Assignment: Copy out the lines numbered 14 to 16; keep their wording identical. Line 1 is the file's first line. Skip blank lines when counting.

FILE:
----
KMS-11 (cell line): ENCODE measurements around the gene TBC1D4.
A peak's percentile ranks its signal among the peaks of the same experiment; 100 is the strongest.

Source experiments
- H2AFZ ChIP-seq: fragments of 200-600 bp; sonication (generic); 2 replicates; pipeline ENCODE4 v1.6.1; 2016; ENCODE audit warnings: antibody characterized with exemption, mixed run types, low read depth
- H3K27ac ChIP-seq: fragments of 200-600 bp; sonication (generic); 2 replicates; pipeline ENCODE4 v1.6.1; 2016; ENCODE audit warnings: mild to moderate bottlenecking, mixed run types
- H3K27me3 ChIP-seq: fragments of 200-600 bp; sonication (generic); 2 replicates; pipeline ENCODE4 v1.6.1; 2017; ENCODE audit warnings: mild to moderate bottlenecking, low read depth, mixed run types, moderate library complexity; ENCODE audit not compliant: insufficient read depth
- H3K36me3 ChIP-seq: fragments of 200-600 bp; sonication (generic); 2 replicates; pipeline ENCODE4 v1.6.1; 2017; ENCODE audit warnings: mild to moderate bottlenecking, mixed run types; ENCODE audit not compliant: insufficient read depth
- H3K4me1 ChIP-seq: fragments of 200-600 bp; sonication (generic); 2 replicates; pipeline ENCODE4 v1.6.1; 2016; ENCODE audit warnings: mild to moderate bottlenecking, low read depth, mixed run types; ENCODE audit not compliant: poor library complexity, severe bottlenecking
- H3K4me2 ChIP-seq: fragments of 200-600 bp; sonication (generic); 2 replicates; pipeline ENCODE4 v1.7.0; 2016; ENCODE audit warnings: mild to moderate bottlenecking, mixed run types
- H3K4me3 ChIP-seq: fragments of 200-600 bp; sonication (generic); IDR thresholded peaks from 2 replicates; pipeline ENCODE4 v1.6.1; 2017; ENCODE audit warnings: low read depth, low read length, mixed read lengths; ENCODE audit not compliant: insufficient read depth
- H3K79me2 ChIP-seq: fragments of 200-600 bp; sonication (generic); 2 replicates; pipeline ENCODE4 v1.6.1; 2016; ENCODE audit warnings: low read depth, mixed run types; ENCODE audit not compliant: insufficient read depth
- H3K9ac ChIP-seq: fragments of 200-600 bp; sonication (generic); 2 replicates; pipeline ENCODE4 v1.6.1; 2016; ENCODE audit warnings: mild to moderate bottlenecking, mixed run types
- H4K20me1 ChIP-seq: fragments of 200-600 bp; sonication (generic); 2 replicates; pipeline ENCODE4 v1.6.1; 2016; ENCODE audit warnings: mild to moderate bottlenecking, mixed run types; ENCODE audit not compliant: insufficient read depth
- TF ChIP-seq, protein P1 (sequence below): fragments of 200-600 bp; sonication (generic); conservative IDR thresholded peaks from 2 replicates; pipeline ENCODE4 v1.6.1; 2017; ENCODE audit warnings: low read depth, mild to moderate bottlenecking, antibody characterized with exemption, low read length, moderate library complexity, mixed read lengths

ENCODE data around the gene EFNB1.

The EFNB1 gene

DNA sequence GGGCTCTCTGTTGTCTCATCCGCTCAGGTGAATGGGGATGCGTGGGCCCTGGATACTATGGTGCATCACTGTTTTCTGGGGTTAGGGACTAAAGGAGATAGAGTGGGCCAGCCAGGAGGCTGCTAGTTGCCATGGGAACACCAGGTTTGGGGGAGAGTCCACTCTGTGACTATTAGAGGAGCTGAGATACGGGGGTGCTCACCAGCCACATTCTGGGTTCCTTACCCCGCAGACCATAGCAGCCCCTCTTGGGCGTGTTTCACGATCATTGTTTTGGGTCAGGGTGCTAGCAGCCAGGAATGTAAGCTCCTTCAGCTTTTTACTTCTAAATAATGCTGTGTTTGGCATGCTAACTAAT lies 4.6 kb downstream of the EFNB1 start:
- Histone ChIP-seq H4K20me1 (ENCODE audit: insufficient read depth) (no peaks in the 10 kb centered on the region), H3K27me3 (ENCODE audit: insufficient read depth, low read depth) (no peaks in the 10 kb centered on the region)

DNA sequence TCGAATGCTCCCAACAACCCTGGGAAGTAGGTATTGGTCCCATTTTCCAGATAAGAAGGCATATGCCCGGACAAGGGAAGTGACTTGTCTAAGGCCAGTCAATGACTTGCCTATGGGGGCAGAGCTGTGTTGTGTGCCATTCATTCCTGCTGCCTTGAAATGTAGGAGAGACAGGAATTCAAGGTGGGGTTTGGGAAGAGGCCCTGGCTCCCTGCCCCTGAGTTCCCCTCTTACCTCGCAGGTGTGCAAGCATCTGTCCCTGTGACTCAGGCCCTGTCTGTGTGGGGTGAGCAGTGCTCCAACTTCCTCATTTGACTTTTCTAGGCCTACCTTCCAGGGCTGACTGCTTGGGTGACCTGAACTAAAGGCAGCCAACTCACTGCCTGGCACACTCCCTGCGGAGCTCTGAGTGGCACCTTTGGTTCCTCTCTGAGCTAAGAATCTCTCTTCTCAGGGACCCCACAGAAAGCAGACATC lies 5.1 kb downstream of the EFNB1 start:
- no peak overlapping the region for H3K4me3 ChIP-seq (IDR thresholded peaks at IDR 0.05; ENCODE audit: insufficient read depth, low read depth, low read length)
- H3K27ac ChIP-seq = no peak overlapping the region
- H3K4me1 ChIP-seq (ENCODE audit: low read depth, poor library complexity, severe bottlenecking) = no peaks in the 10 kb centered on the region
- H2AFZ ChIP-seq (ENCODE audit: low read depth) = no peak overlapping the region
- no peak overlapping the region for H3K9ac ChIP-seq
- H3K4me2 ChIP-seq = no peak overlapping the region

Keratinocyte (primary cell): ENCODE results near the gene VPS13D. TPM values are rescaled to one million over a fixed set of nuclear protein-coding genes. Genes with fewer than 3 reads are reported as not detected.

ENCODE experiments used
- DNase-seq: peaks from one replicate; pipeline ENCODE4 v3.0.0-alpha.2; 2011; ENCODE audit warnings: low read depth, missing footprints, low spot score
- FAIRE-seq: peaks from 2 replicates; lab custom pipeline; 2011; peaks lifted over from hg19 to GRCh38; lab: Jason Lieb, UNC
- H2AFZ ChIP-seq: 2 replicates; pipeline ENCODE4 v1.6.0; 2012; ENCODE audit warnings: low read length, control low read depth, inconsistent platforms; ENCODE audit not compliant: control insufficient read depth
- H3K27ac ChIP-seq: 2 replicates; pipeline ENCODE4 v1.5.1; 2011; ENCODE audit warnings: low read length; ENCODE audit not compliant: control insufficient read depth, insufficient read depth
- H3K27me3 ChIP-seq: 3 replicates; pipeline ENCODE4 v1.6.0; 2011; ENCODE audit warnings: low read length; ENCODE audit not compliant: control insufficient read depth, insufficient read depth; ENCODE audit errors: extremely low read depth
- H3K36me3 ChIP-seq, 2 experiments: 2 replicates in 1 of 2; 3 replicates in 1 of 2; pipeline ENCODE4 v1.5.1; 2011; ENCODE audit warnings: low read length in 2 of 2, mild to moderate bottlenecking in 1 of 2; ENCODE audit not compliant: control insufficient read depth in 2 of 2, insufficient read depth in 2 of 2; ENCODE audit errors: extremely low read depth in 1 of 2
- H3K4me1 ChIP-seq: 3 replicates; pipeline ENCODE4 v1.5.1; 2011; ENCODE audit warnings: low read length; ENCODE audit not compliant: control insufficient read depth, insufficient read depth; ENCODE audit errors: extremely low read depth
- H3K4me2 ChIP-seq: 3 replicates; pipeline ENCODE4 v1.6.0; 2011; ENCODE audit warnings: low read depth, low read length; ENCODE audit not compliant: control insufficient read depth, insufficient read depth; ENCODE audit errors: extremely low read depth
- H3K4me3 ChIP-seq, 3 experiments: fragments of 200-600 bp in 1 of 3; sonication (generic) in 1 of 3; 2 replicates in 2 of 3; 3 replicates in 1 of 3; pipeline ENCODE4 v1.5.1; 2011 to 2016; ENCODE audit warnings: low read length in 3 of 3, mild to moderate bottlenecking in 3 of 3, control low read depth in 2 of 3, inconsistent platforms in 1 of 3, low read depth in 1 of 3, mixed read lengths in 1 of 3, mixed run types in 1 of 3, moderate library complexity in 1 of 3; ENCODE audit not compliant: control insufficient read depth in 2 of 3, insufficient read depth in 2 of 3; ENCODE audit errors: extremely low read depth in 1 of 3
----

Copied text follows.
- TF ChIP-seq, protein P1 (sequence below): fragments of 200-600 bp; sonication (generic); conservative IDR thresholded peaks from 2 replicates; pipeline ENCODE4 v1.6.1; 2017; ENCODE audit warnings: low read depth, mild to moderate bottlenecking, antibody characterized with exemption, low read length, moderate library complexity, mixed read lengths

ENCODE data around the gene EFNB1.

The EFNB1 gene